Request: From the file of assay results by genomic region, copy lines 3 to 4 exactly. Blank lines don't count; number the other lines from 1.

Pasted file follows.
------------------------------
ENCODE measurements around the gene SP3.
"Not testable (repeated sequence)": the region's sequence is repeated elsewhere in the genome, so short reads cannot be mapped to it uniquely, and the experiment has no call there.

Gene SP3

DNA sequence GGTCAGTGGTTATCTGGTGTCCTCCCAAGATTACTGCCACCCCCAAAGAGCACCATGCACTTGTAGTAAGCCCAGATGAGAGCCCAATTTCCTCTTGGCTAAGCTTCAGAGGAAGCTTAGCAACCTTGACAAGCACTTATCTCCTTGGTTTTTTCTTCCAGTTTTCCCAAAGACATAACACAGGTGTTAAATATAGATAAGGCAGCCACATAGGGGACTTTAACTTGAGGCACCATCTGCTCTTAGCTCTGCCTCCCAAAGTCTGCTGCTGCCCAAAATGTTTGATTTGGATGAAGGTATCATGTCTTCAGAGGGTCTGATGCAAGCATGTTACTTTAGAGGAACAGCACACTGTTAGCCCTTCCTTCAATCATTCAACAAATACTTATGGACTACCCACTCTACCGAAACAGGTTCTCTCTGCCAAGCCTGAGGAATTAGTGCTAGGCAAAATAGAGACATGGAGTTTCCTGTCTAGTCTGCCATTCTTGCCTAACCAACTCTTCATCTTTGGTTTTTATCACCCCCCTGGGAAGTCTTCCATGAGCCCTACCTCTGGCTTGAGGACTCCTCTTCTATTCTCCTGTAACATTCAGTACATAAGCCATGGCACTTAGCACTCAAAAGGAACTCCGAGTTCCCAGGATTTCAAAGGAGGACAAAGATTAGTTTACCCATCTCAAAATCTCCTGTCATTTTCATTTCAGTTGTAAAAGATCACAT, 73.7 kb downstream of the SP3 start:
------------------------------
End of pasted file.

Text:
Gene SP3

DNA sequence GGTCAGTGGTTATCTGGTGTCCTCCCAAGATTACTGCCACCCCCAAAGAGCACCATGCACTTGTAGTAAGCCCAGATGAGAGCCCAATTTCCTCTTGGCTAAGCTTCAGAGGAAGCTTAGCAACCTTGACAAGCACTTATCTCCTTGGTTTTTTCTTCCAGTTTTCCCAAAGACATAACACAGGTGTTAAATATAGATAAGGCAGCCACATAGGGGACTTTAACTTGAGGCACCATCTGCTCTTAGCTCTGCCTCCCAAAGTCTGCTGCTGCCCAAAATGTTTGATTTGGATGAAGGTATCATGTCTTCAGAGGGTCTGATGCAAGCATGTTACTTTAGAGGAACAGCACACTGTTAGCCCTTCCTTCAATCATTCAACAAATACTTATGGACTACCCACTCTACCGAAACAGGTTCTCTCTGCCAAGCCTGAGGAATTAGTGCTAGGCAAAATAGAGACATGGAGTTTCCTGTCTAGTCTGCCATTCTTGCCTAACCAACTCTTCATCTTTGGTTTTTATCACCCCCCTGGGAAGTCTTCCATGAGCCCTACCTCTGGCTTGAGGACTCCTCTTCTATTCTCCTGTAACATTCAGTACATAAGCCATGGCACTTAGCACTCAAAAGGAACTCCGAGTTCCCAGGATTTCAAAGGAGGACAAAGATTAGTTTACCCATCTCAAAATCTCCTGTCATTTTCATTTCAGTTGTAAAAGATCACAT, 73.7 kb downstream of the SP3 start: